Beginner’s MTB Tips

One of the most satisfying and fulfilling outdoor adventures is mountain biking. Whether you choose to go on a solo adventure, or with a group, all levels and ages can hit the trail and have some fun. It definitely beats those mundane forms of exercise and is an exceptional way to enjoy nature while getting your fix of vitamin D (provided you’re not on a shady trail).

Probably one of my favorite aspects of mountain biking is that you don’t have to be an expert to enjoy the all the benefits you get from riding trails, all you need is a safe place to ride. Enjoy the beauty that nature affords as you build strong bonds and create treasured memories with friends and families. Pick a place that you are familiar with or a beginner trail. Scout out new trails before riding them, especially when taking young children along. Simply asking around at your local mountain bike shop will do. The important thing is to know what you’re getting into and what the guidelines are for those trails as some don’t allow bikes.

Maintain a safe distance

For new riders, it’s important to maintain distance and to give yourself a wide buffer with the rider ahead of you. As you get to know your fellow riders and increase your skills, you can throw as much of this out the window as you feel comfortable. Follow a safe distance from any other rider in your group, at least three feet to give you room to maneuver in case of emergency. Very few riders can maneuver safely at a closer distance to the other riders and are considered elite riders, so always pay close attention to riders around you. It’s also a good idea to ride slightly off from the rear wheel of the rider in front of you.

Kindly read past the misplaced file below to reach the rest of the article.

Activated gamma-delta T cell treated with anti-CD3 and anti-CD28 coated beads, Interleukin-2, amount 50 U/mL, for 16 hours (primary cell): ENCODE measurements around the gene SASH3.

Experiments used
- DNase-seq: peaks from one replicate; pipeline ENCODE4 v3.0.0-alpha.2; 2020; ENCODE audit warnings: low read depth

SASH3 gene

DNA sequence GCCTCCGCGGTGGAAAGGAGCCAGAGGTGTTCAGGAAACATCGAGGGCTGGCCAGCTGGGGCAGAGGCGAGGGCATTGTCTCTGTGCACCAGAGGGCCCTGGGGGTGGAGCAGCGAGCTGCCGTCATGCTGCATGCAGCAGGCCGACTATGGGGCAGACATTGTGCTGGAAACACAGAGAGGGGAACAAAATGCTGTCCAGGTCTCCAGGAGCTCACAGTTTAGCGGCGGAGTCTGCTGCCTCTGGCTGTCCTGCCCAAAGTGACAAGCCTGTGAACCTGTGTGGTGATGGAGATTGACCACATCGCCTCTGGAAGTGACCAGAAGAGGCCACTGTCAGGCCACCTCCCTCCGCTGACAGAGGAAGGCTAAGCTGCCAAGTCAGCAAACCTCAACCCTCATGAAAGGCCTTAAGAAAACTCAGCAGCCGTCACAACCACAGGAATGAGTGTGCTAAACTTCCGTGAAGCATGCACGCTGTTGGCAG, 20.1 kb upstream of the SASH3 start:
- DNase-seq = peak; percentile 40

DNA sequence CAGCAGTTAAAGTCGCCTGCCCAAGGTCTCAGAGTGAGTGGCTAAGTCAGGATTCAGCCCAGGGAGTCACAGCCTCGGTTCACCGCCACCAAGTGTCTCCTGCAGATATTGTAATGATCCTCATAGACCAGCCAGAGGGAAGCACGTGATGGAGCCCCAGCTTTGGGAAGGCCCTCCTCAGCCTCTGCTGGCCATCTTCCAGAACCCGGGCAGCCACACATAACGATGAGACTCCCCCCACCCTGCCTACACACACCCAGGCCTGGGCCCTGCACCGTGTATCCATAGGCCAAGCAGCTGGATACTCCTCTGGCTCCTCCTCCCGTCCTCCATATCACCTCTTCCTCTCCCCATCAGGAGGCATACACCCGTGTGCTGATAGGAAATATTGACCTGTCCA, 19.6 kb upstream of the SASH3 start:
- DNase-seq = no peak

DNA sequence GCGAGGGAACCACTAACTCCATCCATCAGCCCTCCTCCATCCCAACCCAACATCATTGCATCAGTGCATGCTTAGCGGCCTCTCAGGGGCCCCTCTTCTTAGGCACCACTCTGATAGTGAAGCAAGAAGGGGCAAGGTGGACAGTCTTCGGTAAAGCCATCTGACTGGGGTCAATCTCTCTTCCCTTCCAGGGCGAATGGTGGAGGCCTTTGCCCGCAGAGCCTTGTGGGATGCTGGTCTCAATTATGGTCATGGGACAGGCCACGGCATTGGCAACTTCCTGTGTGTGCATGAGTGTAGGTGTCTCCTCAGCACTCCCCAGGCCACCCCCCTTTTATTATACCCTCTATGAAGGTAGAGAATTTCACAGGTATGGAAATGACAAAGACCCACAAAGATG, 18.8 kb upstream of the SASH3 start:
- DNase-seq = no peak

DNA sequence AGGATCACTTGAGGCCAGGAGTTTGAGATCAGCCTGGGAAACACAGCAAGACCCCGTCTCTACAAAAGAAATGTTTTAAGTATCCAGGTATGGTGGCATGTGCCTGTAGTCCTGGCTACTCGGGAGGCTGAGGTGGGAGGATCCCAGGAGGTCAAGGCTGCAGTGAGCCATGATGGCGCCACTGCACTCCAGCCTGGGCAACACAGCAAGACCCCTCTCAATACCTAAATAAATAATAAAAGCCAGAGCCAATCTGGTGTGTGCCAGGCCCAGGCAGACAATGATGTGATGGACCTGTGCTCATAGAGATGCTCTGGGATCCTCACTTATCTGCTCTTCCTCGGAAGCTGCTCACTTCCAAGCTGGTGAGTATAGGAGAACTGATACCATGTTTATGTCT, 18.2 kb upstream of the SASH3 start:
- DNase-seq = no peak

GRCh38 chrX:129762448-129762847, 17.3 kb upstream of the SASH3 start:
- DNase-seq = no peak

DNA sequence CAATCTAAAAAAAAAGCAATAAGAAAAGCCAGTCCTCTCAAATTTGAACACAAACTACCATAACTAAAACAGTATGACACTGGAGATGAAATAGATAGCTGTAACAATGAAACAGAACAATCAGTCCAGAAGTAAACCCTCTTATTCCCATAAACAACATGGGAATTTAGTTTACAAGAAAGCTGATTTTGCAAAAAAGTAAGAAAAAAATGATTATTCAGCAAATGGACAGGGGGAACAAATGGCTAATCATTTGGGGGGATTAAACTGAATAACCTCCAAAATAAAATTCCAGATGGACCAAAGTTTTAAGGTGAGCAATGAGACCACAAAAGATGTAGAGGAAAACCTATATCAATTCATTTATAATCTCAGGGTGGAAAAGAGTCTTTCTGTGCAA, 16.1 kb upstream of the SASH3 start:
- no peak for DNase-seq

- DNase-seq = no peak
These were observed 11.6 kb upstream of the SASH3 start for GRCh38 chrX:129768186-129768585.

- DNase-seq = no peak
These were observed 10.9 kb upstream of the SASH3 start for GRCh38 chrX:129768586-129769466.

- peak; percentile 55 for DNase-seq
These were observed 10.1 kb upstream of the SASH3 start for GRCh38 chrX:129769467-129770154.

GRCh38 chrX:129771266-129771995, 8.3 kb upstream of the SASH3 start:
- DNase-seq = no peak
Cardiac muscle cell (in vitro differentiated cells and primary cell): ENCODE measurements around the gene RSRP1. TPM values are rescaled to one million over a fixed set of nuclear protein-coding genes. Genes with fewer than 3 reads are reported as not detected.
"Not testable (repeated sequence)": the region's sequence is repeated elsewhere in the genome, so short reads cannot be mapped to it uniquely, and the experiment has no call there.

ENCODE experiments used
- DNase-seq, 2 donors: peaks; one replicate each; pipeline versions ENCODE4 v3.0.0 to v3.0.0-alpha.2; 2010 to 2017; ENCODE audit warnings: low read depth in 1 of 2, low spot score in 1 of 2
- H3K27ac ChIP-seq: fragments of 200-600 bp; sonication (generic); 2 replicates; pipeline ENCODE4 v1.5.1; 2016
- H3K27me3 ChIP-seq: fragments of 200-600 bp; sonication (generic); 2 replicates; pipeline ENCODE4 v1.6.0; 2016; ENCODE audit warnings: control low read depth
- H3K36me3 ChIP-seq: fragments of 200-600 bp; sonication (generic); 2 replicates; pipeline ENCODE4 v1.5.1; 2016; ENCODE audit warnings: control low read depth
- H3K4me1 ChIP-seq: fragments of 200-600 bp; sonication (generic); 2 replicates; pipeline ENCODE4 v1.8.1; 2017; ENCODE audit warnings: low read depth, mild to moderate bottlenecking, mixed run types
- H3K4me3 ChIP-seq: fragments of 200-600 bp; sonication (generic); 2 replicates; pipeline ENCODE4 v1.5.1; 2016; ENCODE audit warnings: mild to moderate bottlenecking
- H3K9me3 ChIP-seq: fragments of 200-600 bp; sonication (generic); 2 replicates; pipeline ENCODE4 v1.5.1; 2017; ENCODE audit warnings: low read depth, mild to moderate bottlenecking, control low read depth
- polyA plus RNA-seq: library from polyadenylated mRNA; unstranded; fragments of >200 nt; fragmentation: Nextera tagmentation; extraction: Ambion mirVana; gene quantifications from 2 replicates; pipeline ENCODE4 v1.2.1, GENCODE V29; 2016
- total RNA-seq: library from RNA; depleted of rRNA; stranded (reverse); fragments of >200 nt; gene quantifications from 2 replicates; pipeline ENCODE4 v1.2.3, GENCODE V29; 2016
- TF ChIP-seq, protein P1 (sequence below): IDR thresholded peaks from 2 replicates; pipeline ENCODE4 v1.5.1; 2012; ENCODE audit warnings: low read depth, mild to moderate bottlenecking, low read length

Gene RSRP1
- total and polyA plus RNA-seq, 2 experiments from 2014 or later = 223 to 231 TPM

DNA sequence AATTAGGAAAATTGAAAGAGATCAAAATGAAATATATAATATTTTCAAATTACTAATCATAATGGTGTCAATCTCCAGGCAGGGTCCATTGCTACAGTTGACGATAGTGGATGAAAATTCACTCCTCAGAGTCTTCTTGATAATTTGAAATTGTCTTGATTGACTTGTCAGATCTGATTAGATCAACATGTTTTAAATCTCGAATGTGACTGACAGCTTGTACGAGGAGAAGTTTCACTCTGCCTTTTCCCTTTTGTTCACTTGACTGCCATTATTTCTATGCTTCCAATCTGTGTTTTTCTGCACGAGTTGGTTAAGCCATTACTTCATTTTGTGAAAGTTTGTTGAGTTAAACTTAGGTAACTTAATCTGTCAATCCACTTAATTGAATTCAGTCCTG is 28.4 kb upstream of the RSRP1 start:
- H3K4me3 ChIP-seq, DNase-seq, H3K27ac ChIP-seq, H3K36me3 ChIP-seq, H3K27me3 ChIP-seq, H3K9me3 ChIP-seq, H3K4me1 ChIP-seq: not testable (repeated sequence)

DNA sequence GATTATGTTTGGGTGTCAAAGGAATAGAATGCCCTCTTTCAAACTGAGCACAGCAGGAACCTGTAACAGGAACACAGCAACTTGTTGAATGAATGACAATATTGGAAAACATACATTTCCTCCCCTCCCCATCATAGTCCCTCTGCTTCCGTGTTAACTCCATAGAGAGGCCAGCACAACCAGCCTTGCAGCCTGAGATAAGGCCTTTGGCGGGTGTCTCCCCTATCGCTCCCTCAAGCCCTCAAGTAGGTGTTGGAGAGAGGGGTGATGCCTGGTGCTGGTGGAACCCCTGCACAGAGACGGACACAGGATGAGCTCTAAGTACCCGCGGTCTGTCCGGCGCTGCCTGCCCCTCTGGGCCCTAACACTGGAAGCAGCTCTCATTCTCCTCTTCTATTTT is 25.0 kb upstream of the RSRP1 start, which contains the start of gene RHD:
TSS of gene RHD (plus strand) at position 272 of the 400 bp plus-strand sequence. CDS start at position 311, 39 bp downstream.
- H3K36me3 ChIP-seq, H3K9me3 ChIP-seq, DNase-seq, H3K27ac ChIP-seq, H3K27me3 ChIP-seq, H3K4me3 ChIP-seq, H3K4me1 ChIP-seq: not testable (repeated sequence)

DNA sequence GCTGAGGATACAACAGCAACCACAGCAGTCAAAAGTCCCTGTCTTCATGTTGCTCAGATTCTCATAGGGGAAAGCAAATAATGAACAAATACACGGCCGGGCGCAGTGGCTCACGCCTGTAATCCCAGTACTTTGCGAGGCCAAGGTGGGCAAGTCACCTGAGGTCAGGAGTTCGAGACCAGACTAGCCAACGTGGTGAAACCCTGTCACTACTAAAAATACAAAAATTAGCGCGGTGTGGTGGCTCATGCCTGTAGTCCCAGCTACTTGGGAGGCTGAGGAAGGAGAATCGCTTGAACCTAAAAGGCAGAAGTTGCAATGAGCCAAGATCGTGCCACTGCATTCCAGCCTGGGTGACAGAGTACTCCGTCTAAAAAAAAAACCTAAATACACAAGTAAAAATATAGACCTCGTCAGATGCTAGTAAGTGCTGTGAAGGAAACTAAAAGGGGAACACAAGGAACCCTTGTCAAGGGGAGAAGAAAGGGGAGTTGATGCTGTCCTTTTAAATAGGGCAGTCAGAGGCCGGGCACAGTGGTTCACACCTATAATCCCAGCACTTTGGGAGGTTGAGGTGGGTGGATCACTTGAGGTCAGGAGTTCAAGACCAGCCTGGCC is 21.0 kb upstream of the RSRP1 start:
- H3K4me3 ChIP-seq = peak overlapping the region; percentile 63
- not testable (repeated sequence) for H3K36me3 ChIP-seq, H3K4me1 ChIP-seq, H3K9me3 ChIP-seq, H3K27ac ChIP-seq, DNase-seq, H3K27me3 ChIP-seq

What about clothing?

Wear whatever is comfortable for you, much like you would in road riding, but consider that your apparel could become snagged on trees, branches, bushes, scraped on rocks or otherwise entangled. Avoid anything flowy that can get caught on things. Gloves are important, tall socks will save your legs from scrapes, and leg and arm guards are a good idea for those of you who are speed demons and daredevils.

Transporting your bike

If you’re like a lot of people and you can’t bike to your ride, you’ll need to ensure your car can transport your bike. Depending on the bike, this might not be as straightforward as you think. If you already have a rack and are renting or borrowing a rack, talk with the provider first to ensure the bike will fit your rack. In a pinch, one of those strap-on trunk racks will fit all mountain bikes and used properly they work just fine.

Guest contributor Steve Laurel helps people choose the correct bike rack with his website Bike Rack for SUV. Even if you don’t drive an SUV you’ll find his website helpful.

Scroll to Top